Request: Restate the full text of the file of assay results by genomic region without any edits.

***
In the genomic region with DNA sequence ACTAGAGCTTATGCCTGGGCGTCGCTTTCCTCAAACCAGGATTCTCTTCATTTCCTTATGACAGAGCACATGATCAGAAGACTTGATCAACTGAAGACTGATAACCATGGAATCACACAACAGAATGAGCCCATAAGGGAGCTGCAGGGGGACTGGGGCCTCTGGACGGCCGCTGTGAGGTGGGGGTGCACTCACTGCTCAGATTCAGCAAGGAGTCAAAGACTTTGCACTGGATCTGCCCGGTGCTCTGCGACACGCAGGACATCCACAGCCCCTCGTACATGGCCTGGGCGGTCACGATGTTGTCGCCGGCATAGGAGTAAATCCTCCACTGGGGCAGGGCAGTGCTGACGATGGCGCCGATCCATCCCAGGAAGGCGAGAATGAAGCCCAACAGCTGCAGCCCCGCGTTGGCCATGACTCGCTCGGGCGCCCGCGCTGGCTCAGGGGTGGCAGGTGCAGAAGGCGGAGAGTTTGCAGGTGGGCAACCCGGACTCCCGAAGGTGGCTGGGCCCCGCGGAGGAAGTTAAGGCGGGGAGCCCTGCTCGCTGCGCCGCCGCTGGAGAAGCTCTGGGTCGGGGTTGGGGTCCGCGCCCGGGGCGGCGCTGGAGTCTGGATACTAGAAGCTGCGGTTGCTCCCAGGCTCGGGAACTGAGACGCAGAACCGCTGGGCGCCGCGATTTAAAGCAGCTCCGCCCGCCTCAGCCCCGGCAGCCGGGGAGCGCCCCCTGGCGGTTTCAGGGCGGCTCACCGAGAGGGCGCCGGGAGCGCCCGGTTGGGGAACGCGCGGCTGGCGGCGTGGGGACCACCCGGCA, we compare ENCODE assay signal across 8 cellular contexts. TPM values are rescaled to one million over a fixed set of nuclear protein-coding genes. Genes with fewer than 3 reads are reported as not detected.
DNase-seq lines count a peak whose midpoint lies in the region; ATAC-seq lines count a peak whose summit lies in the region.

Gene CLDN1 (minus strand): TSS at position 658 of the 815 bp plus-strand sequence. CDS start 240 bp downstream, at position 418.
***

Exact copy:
In the genomic region with DNA sequence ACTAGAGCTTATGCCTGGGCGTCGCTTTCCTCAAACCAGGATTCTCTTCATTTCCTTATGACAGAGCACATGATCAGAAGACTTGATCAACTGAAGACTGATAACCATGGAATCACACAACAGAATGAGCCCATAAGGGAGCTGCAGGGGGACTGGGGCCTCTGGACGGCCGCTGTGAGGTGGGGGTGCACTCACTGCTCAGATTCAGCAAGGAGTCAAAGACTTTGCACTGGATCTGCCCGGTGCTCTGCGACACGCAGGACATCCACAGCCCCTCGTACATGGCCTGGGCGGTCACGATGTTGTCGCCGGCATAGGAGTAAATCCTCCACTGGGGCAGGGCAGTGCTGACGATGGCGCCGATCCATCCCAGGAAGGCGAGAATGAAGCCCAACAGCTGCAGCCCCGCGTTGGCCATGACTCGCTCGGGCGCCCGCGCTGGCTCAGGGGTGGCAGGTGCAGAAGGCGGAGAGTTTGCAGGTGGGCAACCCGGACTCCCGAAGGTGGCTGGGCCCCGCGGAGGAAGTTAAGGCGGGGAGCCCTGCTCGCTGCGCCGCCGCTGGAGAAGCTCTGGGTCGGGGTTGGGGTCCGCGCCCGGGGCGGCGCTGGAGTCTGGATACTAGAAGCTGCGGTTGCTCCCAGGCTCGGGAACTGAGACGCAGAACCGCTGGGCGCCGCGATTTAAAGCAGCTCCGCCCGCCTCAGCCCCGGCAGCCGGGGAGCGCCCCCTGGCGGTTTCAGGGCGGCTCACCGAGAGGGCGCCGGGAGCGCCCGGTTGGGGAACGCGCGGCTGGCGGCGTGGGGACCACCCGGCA, we compare ENCODE assay signal across 8 cellular contexts. TPM values are rescaled to one million over a fixed set of nuclear protein-coding genes. Genes with fewer than 3 reads are reported as not detected.
DNase-seq lines count a peak whose midpoint lies in the region; ATAC-seq lines count a peak whose summit lies in the region.

Gene CLDN1 (minus strand): TSS at position 658 of the 815 bp plus-strand sequence. CDS start 240 bp downstream, at position 418.